New Research Chair: Biotechnology

The new Research Chair of CPUT’s Institute of Biomedical and Microbial Biotechnology (IBMB) plans to take the institute to the next level over the next five years.

Prof Jeanine Marnewick is no stranger to the IBMB, having previously served as co-chair to Prof Wentzel Gelderblom.

Marnewick, who also heads up the Oxidative Stress Research Centre in the Faculty of Health and Wellness Sciences, made the headlines in 2011 when her clinical trial revealed that drinking six cups of rooibos per day holds definite health benefits, and specifically helps to reduce oxidative stress in the body and improves the cholesterol profile – all aspects that modulate the development of heart disease.

She said the Institute’s main focus this year would be a review process of the past five years and setting up a new five-year business plan. “The institute will be reviewed by international reviewers and with that we will also devise the new business plan for the next five years. We have to see that the research we are doing is correctly focused. Apart from our own RTI (Research and Technology Innovation) blueprint, a big role player is the United Nations-driven sustainable development goals initiative. They recognise 17 goals that’s important for sustainability. We are aligning our research to these goals,” she said.

“I feel strongly that our research should be research that can be applied and not just research for the sake of doing research. Our communities have to benefit and that is our biggest driving force.”

The institute has six NRF-rated scientists, two of whom are B1 rated, and is encouraging all its researchers to obtain their rating, ensuring that postgraduate students have access to the best in the field.

“Our research output has also been very good over the past four years. We’ve had an average of about 20 journal articles per annum while conference attendance averaged about 15 national and 15 international conferences. We are always striving for a good balance, 1:1:1 between conferences and publications. We’ve grown international collaborations significantly, including with institutions in Hungary, France and Germany and the USA while we have established good relationships with local industry.”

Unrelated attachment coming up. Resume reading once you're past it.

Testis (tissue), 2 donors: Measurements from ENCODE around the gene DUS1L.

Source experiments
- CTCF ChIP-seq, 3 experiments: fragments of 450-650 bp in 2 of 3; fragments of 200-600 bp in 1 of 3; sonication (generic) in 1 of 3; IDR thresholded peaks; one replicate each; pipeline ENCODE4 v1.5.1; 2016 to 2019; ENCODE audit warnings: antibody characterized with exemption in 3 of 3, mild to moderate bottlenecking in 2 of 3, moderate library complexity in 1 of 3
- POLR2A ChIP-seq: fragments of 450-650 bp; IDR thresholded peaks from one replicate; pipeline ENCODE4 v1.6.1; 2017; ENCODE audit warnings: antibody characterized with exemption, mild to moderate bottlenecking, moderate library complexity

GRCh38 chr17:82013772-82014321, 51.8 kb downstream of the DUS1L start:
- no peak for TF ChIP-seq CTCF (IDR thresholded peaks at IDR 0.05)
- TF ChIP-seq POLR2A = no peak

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Education crisis examined

Teacher trade unions, education NGOs, academics and former government official squared up at a recent lively public seminar to discuss the country’s education crisis.

Hosted by the Centre for International Teacher Education at the Mowbray Campus, the centre’s director, Prof Yusuf Sayed, said research shows that half of learners who enter the schooling system drop out before they reach matric and that even fewer make it to university.

Sayed added that learners in Grade three lack literacy skills as well as inequality among rich and poor schools were compounding the crisis.

South African Democratic Teachers Union Provincial Secretary Jonavin Rustin took the audience through the purpose of education, promises which were made by the transitional government in the build-up to 1994, the current problems as well as interventions that have since been implemented.

Rustin argued that teachers are not adequately trained and therefore there is a need to focus on teaching practice; mentoring, coaching and induction of student and novice teachers.

He says the poor conditions of service and lack of infrastructure at schools were contributing to the low morale of teachers.

Because learners are being over-tested by the department, this was stealing contact time away from teachers who have to administer the various assessments, says Rustin.